Cassini Saturn Orbit Insertion.jpg
Artist's concept of Cassini's orbit insertion around Saturn
Mission typeCassini: Saturn orbiter
Huygens: Titan lander
OperatorCassini: NASA / JPL
Huygens: ESA / ASI
COSPAR ID1997-061A
SATCAT no.25008
  • NASA
  • ESA
  • ASI
Mission duration
  • Overall:
    •  19 years, 335 days
    •  13 years, 76 days at Saturn
  • En route:
    •  6 years, 261 days
  • Prime mission:
    •  3 years
  • Extended missions:
    •  Equinox: 2 years, 62 days
    •  Solstice: 6 years, 205 days
    •  Finale: 4 months, 24 days
Spacecraft properties
ManufacturerCassini: Jet Propulsion Laboratory
Huygens: Thales Alenia Space
Launch mass5,712 kg (12,593 lb)[1][2]
Dry mass2,523 kg (5,562 lb)[1]
Power~885 watts (BOL)[1]
~670 watts (2010)[3]
~663 watts (EOM/2017)[1]
Start of mission
Launch dateOctober 15, 1997, 08:43:00 (1997-10-15UTC08:43) UTC
Rocket Titan IV(401)B B-33
Launch siteCape Canaveral SLC-40
End of mission
DisposalControlled entry into Saturn[4][5]
Last contactSeptember 15, 2017
  • 11:55:39 UTC X-band telemetry
  • 11:55:46 UTC S-band radio science[6]
Orbital parameters
Reference systemKronocentric
Flyby of Venus (Gravity assist)
Closest approachApril 26, 1998
Distance283 km (176 mi)
Flyby of Venus (Gravity assist)
Closest approachJune 24, 1999
Distance623 km (387 mi)
Flyby of Earth-Moon system (Gravity assist)
Closest approachAugust 18, 1999, 03:28 UTC
Distance1,171 km (728 mi)
Flyby of 2685 Masursky (Incidental)
Closest approachJanuary 23, 2000
Distance1,600,000 km (990,000 mi)
Flyby of Jupiter (Gravity assist)
Closest approachDecember 30, 2000
Distance9,852,924 km (6,122,323 mi)
Saturn orbiter
Orbital insertionJuly 1, 2004, 02:48 UTC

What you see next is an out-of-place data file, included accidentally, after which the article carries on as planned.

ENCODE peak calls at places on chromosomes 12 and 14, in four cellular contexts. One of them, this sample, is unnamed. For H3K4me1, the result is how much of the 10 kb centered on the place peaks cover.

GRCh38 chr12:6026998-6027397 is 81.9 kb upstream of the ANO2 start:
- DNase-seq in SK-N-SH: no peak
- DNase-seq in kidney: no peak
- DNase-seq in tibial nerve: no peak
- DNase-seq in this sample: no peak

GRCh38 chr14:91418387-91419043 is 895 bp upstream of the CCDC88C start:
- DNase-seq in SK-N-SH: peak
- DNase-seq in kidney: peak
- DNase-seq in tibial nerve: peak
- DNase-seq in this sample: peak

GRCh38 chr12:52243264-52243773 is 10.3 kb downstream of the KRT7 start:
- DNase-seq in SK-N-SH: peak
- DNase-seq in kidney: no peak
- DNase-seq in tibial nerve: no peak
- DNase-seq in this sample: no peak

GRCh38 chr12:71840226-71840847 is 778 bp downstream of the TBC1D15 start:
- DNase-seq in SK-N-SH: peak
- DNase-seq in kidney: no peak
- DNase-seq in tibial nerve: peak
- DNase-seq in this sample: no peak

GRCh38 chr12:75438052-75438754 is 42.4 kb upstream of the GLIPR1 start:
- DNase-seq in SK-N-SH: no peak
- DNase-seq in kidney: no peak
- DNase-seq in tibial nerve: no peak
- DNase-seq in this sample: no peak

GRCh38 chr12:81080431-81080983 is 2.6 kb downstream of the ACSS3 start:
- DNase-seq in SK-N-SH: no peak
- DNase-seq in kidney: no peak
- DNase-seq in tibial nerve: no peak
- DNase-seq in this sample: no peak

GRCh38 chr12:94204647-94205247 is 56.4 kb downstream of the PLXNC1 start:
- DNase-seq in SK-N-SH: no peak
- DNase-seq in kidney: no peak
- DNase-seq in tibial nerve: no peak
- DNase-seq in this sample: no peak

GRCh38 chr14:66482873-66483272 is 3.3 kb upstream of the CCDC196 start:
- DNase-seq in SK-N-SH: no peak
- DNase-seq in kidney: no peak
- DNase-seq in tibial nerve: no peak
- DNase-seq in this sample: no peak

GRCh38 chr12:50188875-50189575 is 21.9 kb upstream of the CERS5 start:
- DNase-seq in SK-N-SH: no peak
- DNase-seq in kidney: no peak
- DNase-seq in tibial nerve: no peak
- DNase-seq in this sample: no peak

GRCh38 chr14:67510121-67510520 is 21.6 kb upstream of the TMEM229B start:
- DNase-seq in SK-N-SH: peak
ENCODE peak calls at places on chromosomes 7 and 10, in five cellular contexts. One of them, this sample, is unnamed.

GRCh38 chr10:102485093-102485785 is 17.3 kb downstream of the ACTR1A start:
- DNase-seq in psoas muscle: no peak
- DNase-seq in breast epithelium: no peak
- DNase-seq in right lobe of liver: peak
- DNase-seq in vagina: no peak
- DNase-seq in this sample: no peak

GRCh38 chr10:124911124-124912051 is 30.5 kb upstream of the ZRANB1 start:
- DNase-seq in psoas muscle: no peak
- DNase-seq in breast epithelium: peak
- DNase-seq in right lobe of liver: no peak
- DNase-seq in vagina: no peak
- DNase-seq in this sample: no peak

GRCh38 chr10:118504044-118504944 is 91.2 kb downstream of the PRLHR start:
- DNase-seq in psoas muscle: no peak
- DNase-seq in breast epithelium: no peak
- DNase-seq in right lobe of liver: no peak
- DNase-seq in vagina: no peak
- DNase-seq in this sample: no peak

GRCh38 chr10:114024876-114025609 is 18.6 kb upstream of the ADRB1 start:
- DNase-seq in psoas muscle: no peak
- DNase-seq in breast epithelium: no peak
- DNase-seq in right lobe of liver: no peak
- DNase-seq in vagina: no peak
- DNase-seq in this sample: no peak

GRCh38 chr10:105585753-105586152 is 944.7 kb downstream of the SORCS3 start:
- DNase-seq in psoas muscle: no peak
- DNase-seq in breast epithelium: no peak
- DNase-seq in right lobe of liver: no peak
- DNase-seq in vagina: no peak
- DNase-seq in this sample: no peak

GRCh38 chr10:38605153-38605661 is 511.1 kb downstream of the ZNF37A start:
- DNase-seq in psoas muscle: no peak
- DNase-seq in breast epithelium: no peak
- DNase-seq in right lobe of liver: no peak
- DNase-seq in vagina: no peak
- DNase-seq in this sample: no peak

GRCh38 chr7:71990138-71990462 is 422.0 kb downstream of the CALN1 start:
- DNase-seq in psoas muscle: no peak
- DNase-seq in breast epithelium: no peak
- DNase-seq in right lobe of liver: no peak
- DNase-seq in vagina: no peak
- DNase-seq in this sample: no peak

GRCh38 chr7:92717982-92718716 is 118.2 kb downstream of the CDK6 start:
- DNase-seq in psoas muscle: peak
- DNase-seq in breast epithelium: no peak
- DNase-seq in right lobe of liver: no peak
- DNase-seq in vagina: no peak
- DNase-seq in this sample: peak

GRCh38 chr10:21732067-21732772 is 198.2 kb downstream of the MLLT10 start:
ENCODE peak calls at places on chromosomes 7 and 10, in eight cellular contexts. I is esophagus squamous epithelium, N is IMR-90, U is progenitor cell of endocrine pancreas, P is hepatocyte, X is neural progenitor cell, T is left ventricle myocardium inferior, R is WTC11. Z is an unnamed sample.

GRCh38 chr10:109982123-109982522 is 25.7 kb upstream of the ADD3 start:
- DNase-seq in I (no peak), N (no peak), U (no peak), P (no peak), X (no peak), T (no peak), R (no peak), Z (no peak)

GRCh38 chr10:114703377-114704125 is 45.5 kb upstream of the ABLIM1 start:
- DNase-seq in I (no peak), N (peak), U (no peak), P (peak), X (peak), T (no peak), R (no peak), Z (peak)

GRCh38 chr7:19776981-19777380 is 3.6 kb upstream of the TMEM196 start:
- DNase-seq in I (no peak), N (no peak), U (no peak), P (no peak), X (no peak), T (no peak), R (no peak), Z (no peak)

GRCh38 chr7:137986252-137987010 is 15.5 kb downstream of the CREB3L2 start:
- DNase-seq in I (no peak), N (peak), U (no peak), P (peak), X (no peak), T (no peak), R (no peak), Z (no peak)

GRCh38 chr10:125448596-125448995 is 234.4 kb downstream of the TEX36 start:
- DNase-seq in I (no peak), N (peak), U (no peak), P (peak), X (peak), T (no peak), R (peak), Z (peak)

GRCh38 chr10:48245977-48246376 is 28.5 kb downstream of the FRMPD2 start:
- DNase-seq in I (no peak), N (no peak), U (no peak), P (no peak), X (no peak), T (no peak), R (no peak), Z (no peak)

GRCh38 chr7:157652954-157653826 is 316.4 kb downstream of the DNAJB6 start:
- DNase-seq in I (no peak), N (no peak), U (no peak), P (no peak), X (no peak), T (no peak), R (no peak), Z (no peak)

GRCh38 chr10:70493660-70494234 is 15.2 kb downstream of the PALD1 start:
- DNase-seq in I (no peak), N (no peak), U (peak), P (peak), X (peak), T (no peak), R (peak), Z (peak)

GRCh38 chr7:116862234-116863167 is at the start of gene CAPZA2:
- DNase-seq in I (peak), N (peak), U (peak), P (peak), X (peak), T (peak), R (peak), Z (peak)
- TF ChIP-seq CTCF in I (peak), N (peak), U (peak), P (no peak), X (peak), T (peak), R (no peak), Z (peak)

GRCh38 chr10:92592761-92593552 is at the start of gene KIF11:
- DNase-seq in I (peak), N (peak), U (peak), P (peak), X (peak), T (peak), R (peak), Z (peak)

Titan lander
Spacecraft componentHuygens
Landing dateJanuary 14, 2005

The Cassini–Huygens space-research mission (/kəˈsiːni ˈhɔɪɡənz/ kə-SEE-nee HOY-gənz), commonly called Cassini, involved a collaboration between NASA, the European Space Agency (ESA), and the Italian Space Agency (ASI) to send a probe to study the planet Saturn and its system, including its rings and natural satellites. The Flagship-class robotic spacecraft comprised both NASA's Cassini probe and ESA's Huygens lander, which landed on Saturn's largest moon, Titan.[7] Cassini was the fourth space probe to visit Saturn and the first to enter its orbit. The two craft took their names from the astronomers Giovanni Cassini and Christiaan Huygens.

Launched aboard a Titan IVB/Centaur on October 15, 1997, Cassini was active in space for nearly 20 years, with 13 years spent orbiting Saturn and studying the planet and its system after entering orbit on July 1, 2004.[8] The voyage to Saturn included flybys of Venus (April 1998 and July 1999), Earth (August 1999), the asteroid 2685 Masursky, and Jupiter (December 2000). The mission ended on September 15, 2017, when Cassini's trajectory took it into Saturn's upper atmosphere and it burned up[9][10] in order to prevent any risk of contaminating Saturn's moons, which might have offered habitable environments to stowaway terrestrial microbes on the spacecraft.[11][12] The mission is widely perceived[by whom?] to have been successful beyond expectations. NASA's Planetary Science Division Director, Jim Green, described Cassini-Huygens as a "mission of firsts",[13] that has revolutionized human understanding of the Saturn system, including its moons and rings, and our understanding of where life might be found in the Solar System.[citation needed]

Cassini's planners originally scheduled a mission of four years, from June 2004 to May 2008. The mission was extended for another two years until September 2010, branded the Cassini Equinox Mission. The mission was extended a second and final time with the Cassini Solstice Mission, lasting another seven years until September 15, 2017, on which date Cassini was de-orbited to burn up in Saturn's upper atmosphere.

The Huygens module traveled with Cassini until its separation from the probe on December 25, 2004; it landed by parachute on Titan on January 14, 2005. It returned data to Earth for around 90 minutes, using the orbiter as a relay. This was the first landing ever accomplished in the outer Solar System and the first landing on a moon other than Earth's Moon.

At the end of its mission, the Cassini spacecraft executed its "Grand Finale": a number of risky passes through the gaps between Saturn and Saturn's inner rings.[4][5] This phase aimed to maximize Cassini's scientific outcome before the spacecraft was disposed.[14] The atmospheric entry of Cassini